2 What are Human Rights?Human Rights: they are the benefits and freedoms to which all people are entitled.Canada is often considered one of the best countries in the world to live because of our HRWe place a high value on civil rights (civil rights and freedoms limit the power of the government)Human rights protect people from being unfairly discriminated against by other individuals
3 History of Human Rights Being equal under the law is a very recent legal concept in human historyMany wars and revolutions had to be fought to get to where we are todayHere are some dates of significance:1215 C.E. - King John signed the Magna Carta, limiting the monarch’s powerThe American Revolution occurred as the Thirteen Colonies fought for their independence from Great BritainJuly 4, 1776 – The American Congress issued the Declaration of Independence, proclaiming the existence of a new country, the United States of America1791 – The U.S. Bill of Rights was passed, giving freedom and civil rights to AmericansAugust 26, 1789 – The National Assembly (similar to House of Commons) passed the Declaration of the Rights of Man and of the Citizen, guaranteeing all French citizens their basic freedoms1833, Britain’s Emancipation Act abolished slavery throughout its empire.1865 – The 13th amendment to the U.S. Constitution abolished slavery1945 – A new international organization was formed: the United Nations
4 Universal Declaration of Human Rights (UDHR) 1945, world leaders formed a new international organization: the United Nations. Its purpose is “to save succeeding generations from the scourge of war”.Universal Declaration of Human Rights was adopted by the United Nations on December 10th, It was the first time nations from around the world signed a formal agreement on specific rights and freedoms for all human beings.Right to life, liberty, and nationalityFreedom of opinion, conscience, and religionRight to workRight to have an education
5 Universal Declaration of Human Rights (UDHR) 1966 two further international agreements were adopted- called covenants and conventionsUnited Nations Convention on Economic Social and Cultural RightsInternational Convention on Civil and Political RightsSince 1966, further conventions have been adoptedConvention on the Elimination of All Forms of Discrimination Against Women (1984)Convention Against Torture…(1986)Convention on the Rights of the Child (1989)Conventions and initiatives led to creation of United Nations High Commission on Human Rights
6 Human Rights in CanadaWWI- Parliament passed the War Measures Act granting extraordinary powers to the gov. “enemy aliens” were put in internment campsWWII – during the war with Japan, Canada interned many Canadians of Japanese descentAugust 10, Canadian Bill of Rights (PM Diefenbaker)- Not a revolutionary piece of legislation- not entrenched in the constitutionApril 17, Canadian Charter of Rights and Freedoms was entrenched into in the constitution- pioneered by (PM Trudeau)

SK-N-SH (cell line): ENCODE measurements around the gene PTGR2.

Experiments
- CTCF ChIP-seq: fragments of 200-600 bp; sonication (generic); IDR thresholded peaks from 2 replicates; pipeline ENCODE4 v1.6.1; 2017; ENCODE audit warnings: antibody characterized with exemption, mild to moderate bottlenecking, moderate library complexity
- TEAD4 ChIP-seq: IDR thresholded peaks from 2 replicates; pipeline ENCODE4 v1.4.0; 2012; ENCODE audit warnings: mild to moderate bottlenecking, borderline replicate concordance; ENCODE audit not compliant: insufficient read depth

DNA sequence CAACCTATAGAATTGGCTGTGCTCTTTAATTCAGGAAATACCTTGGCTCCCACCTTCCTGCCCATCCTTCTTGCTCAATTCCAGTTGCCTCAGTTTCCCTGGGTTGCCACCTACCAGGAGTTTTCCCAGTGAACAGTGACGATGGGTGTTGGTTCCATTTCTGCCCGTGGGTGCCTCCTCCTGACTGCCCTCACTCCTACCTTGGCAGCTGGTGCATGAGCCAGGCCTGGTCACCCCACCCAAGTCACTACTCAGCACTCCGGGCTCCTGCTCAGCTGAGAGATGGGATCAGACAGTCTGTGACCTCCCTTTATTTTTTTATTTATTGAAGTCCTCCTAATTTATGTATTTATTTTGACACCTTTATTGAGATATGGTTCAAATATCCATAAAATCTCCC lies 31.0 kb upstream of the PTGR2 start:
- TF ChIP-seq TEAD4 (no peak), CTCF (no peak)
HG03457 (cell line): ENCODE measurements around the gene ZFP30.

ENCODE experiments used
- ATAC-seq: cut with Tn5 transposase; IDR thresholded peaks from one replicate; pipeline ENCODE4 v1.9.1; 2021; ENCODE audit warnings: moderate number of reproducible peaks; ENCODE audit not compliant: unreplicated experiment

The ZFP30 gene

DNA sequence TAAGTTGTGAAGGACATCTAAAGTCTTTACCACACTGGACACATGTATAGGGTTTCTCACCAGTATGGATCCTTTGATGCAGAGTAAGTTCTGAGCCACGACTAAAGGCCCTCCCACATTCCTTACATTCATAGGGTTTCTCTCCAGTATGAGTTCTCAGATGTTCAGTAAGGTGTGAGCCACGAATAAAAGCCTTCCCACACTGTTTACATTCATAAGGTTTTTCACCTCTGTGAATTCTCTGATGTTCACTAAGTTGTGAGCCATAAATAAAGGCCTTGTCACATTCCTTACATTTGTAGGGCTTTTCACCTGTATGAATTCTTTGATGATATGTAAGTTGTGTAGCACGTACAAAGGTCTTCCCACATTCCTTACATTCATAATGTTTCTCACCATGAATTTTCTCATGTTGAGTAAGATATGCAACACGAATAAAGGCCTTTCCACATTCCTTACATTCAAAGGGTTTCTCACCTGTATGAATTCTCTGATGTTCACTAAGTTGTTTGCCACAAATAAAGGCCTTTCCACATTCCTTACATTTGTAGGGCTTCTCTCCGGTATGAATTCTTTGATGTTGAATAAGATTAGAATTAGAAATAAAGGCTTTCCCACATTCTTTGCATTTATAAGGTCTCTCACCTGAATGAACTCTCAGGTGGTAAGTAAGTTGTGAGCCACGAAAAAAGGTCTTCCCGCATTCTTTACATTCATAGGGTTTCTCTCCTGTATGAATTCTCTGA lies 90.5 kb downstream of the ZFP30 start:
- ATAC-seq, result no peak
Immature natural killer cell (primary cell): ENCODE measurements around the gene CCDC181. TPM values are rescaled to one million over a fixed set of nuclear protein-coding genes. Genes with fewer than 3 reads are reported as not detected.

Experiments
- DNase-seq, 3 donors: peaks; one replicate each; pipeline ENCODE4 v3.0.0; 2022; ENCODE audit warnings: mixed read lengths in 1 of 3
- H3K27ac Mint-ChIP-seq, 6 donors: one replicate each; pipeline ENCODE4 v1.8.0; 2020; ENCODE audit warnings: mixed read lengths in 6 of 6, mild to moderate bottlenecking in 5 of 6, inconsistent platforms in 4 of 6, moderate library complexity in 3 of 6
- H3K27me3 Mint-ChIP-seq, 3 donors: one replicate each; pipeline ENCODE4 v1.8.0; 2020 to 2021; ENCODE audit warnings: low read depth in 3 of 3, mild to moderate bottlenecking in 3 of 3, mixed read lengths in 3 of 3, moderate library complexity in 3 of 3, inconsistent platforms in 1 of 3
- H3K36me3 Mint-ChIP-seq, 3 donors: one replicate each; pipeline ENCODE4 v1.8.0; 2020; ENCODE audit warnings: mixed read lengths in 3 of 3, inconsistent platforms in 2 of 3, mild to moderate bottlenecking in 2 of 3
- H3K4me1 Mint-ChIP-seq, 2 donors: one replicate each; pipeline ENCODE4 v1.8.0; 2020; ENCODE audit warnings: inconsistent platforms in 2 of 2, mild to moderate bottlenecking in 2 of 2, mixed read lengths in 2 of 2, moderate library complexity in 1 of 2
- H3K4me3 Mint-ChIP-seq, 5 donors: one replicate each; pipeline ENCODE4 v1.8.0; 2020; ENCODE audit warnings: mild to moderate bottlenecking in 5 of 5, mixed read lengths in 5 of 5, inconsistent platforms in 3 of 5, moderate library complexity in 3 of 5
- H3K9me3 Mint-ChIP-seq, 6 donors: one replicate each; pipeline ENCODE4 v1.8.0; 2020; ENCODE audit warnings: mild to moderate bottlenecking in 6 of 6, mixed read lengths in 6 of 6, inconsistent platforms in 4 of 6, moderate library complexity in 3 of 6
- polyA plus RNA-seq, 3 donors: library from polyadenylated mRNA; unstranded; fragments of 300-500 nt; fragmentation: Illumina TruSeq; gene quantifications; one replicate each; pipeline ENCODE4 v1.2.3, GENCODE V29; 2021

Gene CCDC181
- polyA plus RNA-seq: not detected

7 Canada and Human Rights The Difference between the Charter and human rights legislation is:Charter applies to actions of “public” laws and bodies, including acts of the Fed Parl. and Prov. LegislatureHuman Rights legislature applies to “private” laws and parties.
8 Federal Human Rights Legislation (CHRA)Canadian Human Rights Act (1978): applies to fed gov. departments and businesses that fall under fed jurisdiction. Ex. Armed Forces, Canada Post, CBC, etc…The CHRA prohibits discrimination on 11 grounds
9 Provincial Human Rights Legislation Each prov. and Terr. Has its own human rights law.(OHRC) Ontario Human Rights Code (1962)Prohibits discrimination on 16 grounds (pg. 169)
10 Human Rights Commissions and Tribunals Commissions are to:Investigate possible violations to HRProvide legal procedures to hear the complaintsTo find a solutionsIf you have experienced any kind of discrimination or sexual or racial harassment in your community, you can file a complaint with your provincial HR commission.
11 Human Rights Commissions and Tribunals (cont.) If a complaint cannot be resolved by the commission it will send the case to the Ontario Human Rights Tribunal for a hearing (Board of Inquiry)Commissions role is similar to that of a police officer.Tribunal is similar to the court but less formal
12 Board of Inquiry Board Chairperson: adjudicates the case/hearing Commission: supports the complainant with evidenceComplainant: person making complaint, can bring his/her own lawyerRespondent: person or organization named in the complaint. Represented by a lawyer
13 Human Rights Commissions and Tribunals (cont.) All parties in the Tribunal are allowed to plead their case without the strict rules of evidence.Under the OHRC, as in civil law, the complainant’s standard of proof is the Balance of Probabilities: the basis of greater likelihood. Who is more believable.If Discrimination has occurred, then the respondent must prove that there was a Bona Fide (legitimate) reason for the discrimination and that to act otherwise would bring undue hardship: result of change that would affect the economic viability of an employer or produce a health or safety risk that outweighs the benefit of accommodating someone.
14 Human Rights Commissions and Tribunals (cont.) A judgment may be appealed by any partyAll HR codes or acts provide only civil remedies, not criminal penaltiesCompanies or people may be required to compensate or make changes.